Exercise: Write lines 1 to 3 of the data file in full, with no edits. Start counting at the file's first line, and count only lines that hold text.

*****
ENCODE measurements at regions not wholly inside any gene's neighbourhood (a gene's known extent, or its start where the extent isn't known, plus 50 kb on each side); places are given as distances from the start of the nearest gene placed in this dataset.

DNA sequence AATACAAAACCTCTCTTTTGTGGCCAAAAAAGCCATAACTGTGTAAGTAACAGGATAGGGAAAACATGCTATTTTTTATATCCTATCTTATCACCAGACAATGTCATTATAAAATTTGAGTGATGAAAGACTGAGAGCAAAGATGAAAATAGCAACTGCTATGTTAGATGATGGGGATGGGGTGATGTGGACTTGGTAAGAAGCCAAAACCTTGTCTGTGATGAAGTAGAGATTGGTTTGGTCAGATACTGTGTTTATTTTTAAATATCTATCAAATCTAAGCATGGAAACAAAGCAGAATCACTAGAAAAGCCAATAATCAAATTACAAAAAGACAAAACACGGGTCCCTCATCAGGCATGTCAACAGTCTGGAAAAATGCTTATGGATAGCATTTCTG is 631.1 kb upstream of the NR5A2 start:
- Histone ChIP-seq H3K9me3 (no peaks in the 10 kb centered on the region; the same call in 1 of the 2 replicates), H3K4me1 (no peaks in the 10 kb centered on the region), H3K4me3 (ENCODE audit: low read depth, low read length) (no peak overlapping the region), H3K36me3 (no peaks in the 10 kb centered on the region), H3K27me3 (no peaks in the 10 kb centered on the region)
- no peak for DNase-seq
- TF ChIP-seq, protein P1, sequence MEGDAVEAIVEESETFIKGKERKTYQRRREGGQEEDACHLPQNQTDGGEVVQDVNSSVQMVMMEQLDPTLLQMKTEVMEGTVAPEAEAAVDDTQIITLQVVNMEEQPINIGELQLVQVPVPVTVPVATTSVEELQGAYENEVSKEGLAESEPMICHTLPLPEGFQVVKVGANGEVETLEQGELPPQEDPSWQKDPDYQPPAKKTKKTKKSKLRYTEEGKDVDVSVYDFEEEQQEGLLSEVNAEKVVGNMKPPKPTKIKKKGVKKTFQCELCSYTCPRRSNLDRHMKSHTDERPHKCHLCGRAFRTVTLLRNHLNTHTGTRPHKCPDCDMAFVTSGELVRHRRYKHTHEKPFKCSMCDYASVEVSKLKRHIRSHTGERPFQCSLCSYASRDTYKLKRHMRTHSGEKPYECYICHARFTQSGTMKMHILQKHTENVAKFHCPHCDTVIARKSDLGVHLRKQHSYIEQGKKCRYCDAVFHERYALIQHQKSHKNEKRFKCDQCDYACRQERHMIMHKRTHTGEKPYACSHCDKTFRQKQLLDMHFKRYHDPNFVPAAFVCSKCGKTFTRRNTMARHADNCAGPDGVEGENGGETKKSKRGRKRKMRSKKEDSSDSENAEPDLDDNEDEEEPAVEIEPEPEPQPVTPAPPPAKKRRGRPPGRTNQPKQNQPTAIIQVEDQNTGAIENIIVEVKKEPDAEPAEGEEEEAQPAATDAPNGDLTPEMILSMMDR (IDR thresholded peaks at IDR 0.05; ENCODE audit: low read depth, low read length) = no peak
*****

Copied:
ENCODE measurements at regions not wholly inside any gene's neighbourhood (a gene's known extent, or its start where the extent isn't known, plus 50 kb on each side); places are given as distances from the start of the nearest gene placed in this dataset.

DNA sequence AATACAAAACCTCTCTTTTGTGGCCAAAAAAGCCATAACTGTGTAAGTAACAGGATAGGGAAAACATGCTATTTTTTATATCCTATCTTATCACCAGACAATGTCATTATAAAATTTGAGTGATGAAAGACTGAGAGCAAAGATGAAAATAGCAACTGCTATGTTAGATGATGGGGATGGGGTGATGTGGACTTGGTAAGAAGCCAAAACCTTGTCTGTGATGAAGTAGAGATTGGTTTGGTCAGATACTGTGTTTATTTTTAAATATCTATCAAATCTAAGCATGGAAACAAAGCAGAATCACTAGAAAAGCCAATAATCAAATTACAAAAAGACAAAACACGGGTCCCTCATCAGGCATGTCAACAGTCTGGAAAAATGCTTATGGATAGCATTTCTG is 631.1 kb upstream of the NR5A2 start:
- Histone ChIP-seq H3K9me3 (no peaks in the 10 kb centered on the region; the same call in 1 of the 2 replicates), H3K4me1 (no peaks in the 10 kb centered on the region), H3K4me3 (ENCODE audit: low read depth, low read length) (no peak overlapping the region), H3K36me3 (no peaks in the 10 kb centered on the region), H3K27me3 (no peaks in the 10 kb centered on the region)